A CORUÑA – Biologist finds two megalithic tombs on site of future wind farm. Action is under way to preserve the historic finds. The wind farm was precisely why Mónica Fernández-Aceytuno, biologist, poet and writer, came to the area last November.
The two burial mounds, from the megalithic period – some 6,000 years old – are characteristic of Galicia. The tombs are 67 and 89 metres from where the second windmill would be erected, i.e. within the risk or incident zone of 50 to 200 metres.
A week after the discovery, and after an archaeologist confirmed these are indeed prehistoric graves, Mónica Fernández-Aceytuno informed the General Directorate of Cultural Heritage of the Xunta, Galician government. Experts then found a third, also unrecorded, burial mound. The Galician government assured that it will ‘proceed with appropriate modifications to the location of the wind turbine’, reports the Spanish newspaper EL ESPAÑOL.
The wind turbine project is for the municipalities of Aranga, Coirós and Oza-Cesuras, in the province of A Coruña. The project cost is €15.8 million. Plans are for two more wind farms in the nearby area, with a total of 40 wind turbines. Opponents of the project on Monte do Gato have started a campaign. There are two areas in which they believe thay have just cause. The first is accusations of fraudulent practices on the part of the project initiator. Secondly, they want to protect the megalithic tombs.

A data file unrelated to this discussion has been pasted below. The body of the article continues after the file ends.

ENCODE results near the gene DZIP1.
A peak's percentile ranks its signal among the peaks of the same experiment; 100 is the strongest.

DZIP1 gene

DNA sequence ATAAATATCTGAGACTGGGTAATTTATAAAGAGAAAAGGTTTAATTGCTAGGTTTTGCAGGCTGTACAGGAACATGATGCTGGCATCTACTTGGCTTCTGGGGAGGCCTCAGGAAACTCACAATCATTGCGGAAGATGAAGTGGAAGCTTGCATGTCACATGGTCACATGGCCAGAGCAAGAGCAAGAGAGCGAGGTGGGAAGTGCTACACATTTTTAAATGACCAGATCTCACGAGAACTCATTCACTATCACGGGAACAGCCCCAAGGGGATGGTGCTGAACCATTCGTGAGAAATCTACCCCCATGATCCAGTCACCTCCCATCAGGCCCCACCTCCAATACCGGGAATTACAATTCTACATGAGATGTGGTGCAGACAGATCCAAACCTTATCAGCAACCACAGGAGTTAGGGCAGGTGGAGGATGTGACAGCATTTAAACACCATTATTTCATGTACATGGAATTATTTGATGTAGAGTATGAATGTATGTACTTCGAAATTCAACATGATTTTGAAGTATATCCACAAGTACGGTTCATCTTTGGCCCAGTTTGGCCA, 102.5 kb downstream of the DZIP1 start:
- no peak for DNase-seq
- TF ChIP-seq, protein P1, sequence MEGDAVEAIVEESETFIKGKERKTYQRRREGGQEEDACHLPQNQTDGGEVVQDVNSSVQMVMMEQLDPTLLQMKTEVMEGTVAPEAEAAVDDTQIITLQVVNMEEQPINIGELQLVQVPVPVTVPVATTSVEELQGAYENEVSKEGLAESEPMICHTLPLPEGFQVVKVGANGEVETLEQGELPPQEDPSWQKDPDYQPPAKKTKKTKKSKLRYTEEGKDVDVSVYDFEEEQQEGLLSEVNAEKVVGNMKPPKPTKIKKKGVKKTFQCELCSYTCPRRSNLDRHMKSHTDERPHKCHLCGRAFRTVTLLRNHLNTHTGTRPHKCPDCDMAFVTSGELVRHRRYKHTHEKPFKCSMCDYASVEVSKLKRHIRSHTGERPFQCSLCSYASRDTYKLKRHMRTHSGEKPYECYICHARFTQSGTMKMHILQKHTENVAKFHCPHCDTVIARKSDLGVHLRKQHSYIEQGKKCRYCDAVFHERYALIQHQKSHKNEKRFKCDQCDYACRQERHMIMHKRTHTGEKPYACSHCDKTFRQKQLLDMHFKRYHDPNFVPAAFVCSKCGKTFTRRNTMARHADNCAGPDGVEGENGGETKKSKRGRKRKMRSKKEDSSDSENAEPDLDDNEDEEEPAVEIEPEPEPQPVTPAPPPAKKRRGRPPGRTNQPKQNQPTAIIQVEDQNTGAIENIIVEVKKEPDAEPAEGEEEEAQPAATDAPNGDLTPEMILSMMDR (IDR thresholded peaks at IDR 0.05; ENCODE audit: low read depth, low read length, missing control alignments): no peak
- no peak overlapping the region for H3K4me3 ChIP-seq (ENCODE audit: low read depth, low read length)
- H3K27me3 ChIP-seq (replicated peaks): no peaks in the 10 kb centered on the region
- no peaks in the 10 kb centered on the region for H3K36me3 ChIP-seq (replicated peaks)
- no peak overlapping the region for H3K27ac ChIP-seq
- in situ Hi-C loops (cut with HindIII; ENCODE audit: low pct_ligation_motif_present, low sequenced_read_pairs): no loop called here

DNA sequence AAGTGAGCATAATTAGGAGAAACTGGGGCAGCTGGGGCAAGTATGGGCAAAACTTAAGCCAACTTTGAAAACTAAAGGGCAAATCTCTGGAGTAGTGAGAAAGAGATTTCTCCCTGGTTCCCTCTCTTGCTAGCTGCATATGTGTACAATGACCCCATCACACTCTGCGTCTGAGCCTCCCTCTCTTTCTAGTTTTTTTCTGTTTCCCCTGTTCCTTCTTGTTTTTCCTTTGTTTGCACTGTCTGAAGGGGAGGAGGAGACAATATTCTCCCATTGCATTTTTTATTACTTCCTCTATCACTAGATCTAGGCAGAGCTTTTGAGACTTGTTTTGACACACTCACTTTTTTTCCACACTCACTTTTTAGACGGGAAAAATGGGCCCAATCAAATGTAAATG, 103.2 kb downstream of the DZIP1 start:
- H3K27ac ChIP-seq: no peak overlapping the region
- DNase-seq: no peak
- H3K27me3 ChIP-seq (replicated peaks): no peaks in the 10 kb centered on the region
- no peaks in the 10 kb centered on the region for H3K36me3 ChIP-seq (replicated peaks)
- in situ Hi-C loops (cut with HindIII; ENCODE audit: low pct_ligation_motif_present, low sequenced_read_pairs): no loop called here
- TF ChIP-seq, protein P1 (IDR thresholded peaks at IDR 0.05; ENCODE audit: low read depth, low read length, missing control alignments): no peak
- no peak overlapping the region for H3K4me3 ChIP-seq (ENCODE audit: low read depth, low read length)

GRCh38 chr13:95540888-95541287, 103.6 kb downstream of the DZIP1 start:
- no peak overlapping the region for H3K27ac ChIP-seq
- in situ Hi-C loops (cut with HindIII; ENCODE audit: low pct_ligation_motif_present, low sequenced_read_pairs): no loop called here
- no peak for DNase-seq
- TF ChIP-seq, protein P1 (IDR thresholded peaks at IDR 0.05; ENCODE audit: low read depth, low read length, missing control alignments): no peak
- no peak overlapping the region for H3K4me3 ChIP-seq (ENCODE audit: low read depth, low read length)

A report on the environmental impact submitted by the wind farm company mentions more than twenty heritage elements in the whole area. These are mainly gravestones, included in the Ministry of Culture’s register of cultural heritage. In the area affected by the work, according to the archaeological report, there is only one historical treasure; the Bronze Age rock carving of Fonte do Oso. This is, however, ‘not considered to be at risk’.
The two megalithic tombs discovered by Mónica Fernández-Aceytuno lie in the so-called ‘risk or incident zone’. The archaeological study, published by the Xunta, states that ‘it is important to remember that every element of cultural heritage in this zone is affected, even if not directly’. There are rumours that a new report being prepared includes the new prehistoric tombs. Further, the Directorate General of Cultural Heritage is now taking the necessary corrective measures to protect the finds.
In the spotlight
Mónica Fernández-Aceytuno won’t be satisfied with just the relocation of the wind turbine. She has also filed a series of allegations to suspend the procedure that would ‘threaten the landscape’ and against the Statutory Framework of the world network of Unesco Biosphere Reserves.
‘I became an activist because I think what is happening is barbaric,’ says Fernández-Aceytuno. She refers to the Netflix film The Excavation as the perfect metaphor to raise public awareness of the importance of researching and protecting heritage. ‘It’s much more than just a pile of earth and stones, and it’s appalling to see that in other places so much effort is put into preserving treasures from the past, that we allow a wind farm to be built on a megalithic burial mound’. Whatever the outcome, Monica Fernandez-Aceytuno is shining a spotlight on valuable forgotten heritage.